Lack Of Services Mean Mentally Ill Sent To Prison, Not Treated

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19th January 2010, 12:08pm - Views: 586
Lack of Services Mean Mentally Ill sent to Prison, Not Treated

Up to 80 per cent of inmates in Australian prisons have a mental illness and magistrates in regional areas are sending mentally ill people to jail as there is often no treatment or mental health facilities available.

David Crosbie, MHCA CEO, told ABC current affairs last night that many magistrates are not always able to access appropriate mental health care and too many inmates are sent to prison without the treatment they need.

"There are many frustrated magistrates all over the country and I think it's particularly difficult in regional and rural areas but it can be equally difficult in the city. If someone presents at a court charged with a minor offence and there's clearly the possibility of some mental health issues you can't always get a mental health assessment."

Mr Crosbie said that magistrates at times have no choice but to send people awaiting judgement or sentence to jail.

"Often in terms of working out what is best for this person and what is best for the broader community Magistrates don't have any options but to see a person go into some kind of remand or some kind of prison setting where they can be assessed because the community assessment options are not available."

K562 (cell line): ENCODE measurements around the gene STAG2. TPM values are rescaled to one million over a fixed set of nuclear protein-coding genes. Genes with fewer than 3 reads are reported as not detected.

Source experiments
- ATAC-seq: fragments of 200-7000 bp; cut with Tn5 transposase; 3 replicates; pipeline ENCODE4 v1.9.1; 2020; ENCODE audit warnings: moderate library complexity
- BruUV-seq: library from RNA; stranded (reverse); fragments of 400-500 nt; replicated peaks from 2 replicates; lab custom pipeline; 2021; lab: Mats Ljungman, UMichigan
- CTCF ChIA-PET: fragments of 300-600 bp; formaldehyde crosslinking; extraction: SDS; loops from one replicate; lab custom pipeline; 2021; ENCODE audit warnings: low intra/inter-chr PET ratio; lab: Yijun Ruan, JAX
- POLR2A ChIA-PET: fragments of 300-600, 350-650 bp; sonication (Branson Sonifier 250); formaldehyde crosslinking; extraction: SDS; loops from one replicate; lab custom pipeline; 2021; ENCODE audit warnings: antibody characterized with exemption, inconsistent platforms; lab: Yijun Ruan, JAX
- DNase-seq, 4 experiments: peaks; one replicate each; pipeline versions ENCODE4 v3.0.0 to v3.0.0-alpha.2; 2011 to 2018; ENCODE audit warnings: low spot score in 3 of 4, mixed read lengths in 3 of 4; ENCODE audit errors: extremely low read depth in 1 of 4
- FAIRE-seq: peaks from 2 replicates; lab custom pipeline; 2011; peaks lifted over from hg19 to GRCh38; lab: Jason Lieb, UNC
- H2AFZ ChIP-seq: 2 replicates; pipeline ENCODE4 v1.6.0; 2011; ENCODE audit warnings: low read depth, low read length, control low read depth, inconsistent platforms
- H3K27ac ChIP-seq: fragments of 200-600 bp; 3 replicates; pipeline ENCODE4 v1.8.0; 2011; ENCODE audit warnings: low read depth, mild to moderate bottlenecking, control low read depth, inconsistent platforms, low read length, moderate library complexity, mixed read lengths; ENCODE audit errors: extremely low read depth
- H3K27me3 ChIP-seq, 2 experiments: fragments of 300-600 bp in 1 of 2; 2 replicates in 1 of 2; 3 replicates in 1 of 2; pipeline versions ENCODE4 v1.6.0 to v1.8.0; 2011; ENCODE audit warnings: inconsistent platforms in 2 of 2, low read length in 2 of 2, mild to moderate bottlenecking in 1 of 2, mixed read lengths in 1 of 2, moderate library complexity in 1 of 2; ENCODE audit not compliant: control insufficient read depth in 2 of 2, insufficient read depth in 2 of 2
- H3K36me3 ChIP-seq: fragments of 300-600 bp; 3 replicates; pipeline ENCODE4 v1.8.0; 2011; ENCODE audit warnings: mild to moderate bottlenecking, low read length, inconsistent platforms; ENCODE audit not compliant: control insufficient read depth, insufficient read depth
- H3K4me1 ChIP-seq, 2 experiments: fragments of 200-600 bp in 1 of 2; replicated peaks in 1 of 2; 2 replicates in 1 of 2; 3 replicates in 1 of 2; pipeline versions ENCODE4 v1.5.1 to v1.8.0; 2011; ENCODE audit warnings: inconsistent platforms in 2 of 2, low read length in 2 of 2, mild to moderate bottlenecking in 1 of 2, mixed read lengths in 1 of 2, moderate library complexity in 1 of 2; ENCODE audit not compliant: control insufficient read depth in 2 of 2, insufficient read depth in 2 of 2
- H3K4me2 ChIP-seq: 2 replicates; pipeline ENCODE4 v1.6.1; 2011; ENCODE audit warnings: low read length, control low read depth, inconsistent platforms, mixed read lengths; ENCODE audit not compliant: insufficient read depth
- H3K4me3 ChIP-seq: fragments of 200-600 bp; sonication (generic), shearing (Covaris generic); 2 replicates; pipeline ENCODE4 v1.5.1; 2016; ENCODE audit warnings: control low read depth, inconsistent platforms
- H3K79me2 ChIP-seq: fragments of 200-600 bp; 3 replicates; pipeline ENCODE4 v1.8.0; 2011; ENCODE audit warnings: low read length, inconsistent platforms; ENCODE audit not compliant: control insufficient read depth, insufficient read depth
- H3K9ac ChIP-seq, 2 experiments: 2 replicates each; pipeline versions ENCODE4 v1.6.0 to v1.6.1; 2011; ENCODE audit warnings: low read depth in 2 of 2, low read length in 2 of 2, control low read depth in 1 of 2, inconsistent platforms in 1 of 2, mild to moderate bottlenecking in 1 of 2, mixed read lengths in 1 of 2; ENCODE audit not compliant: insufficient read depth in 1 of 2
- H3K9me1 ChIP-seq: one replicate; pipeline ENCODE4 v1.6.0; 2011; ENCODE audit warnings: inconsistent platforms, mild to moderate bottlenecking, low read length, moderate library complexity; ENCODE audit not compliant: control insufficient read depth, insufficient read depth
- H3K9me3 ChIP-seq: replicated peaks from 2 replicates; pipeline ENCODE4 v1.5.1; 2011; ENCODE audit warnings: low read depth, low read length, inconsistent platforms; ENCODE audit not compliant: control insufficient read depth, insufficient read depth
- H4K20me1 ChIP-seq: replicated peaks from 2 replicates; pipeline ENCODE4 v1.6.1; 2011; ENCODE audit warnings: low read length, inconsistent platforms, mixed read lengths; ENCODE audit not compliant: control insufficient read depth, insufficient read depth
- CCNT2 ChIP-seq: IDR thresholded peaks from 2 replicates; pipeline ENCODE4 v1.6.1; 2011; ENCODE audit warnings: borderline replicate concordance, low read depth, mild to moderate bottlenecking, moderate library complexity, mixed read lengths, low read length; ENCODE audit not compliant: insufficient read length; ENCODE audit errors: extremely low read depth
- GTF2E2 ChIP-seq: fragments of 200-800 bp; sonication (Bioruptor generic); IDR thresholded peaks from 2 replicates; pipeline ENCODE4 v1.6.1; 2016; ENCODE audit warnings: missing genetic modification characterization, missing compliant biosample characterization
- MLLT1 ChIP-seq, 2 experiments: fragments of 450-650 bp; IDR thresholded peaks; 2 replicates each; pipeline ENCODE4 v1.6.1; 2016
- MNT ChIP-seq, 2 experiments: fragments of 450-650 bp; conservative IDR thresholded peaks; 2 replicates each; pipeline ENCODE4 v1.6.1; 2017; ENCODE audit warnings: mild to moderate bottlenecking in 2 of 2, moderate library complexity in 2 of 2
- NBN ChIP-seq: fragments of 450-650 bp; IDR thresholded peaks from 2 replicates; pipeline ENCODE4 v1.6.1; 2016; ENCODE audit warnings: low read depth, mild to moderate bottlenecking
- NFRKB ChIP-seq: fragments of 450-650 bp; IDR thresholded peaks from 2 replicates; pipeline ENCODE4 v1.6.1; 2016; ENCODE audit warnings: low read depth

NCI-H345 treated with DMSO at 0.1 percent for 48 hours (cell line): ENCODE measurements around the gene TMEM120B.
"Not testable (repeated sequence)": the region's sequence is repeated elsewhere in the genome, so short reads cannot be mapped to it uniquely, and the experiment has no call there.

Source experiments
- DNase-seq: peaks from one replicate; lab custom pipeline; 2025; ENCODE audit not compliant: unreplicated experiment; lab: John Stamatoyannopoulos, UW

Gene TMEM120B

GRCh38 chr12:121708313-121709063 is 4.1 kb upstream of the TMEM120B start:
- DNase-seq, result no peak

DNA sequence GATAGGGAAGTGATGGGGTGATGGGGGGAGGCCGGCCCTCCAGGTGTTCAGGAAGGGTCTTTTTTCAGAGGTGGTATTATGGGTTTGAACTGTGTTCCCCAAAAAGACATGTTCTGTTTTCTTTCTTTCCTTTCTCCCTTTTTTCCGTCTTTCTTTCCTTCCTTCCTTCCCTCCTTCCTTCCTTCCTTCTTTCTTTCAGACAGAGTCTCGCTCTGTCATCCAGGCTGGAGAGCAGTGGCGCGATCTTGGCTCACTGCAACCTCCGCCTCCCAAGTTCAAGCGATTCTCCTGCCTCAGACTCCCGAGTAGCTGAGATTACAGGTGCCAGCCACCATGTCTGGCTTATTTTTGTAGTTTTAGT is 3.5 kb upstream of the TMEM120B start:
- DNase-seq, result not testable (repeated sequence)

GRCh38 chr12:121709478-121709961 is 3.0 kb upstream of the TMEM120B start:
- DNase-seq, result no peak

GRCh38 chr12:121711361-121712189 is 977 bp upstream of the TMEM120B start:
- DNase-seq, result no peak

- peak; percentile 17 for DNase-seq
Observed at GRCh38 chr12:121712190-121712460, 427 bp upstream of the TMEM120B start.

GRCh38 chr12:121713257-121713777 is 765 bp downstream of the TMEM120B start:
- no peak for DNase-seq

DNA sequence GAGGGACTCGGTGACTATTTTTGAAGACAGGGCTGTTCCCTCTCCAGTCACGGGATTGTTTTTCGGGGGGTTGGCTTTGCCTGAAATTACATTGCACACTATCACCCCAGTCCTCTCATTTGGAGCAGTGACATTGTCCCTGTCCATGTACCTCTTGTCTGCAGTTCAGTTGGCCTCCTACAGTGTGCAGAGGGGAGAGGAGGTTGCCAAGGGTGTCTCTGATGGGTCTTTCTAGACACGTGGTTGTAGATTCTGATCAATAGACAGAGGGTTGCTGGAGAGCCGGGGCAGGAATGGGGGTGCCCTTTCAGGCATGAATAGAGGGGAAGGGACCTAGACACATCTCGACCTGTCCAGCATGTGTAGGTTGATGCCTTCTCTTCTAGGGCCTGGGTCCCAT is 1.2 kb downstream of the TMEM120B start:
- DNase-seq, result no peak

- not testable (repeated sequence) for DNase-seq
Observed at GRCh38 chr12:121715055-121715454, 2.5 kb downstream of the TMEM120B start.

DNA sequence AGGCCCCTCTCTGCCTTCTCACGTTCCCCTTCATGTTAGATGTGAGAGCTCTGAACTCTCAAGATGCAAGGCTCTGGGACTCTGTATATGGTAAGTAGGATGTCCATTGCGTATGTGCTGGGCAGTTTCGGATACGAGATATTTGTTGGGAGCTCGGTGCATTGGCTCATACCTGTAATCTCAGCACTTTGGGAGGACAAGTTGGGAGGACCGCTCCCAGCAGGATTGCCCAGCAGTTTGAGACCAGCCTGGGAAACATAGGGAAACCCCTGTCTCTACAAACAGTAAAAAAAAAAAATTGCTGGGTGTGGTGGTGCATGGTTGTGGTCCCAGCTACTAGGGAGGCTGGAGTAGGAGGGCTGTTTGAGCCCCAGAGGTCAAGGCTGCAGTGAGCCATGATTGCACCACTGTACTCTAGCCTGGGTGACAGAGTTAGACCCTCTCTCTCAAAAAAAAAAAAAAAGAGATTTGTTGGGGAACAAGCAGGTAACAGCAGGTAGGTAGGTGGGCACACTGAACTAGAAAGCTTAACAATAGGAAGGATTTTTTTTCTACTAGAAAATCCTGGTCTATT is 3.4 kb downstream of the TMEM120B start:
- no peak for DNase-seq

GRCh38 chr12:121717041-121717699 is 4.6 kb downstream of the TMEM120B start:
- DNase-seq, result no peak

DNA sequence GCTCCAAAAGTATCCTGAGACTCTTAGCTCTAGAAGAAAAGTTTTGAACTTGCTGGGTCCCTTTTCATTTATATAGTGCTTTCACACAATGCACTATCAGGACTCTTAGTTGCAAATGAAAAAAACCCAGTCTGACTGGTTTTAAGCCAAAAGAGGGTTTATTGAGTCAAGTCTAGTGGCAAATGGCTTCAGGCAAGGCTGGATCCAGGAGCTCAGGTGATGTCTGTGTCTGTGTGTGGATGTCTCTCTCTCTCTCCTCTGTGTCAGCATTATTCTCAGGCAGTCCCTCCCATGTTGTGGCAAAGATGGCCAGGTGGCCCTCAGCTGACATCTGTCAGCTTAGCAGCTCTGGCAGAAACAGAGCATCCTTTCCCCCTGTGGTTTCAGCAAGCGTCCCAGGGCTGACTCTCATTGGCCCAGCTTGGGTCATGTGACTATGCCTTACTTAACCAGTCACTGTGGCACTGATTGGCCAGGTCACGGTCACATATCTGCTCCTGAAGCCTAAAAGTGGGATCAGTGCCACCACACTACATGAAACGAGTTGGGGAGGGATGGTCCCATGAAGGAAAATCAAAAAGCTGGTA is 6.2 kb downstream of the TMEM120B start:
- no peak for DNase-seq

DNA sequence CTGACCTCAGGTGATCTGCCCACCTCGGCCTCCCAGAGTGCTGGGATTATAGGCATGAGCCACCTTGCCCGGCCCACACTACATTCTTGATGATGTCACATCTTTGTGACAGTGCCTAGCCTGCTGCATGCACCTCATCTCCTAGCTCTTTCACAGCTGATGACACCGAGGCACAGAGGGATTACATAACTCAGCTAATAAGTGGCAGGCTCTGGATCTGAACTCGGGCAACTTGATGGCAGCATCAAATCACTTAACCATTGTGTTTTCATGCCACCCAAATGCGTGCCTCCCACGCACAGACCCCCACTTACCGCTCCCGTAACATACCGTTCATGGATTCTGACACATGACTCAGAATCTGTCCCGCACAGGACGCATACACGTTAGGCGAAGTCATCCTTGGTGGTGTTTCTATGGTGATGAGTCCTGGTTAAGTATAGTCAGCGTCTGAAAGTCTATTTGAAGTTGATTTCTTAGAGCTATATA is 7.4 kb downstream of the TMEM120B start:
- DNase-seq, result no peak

"Prison is the last place a person with a mental illness should be.

"In prison, we see two negative outcomes; the first is that people who are yet to be convicted and yet to be given a sentence end up in prison awaiting a mental health assessment. And that happens quite frequently because the local community-based mental health treatment team is not available to do the assessment.

"The second negative outcome is that people who should be receiving treatment end up in the prison system. And I don't think there is much worse that can happen to someone with mental illness than that they end up in a prison setting. One of the things that we know most exacerbates mental illness and makes it worse for people is if they're isolated and put under pressure.

Professor Ian Hickie from the University of Sydney's Brain and Mind Research Institute agreed, telling the ABC that while diversion programs are available for people before the courts with drug and alcohol issues, "the situation around mental health has largely stayed unchanged because we've not had a viable, working, true court diversion program."

Media Contact:
Simon Tatz on
02 6285 3100 or
0402 613 745

SOURCE: Mental Health Council of Australia



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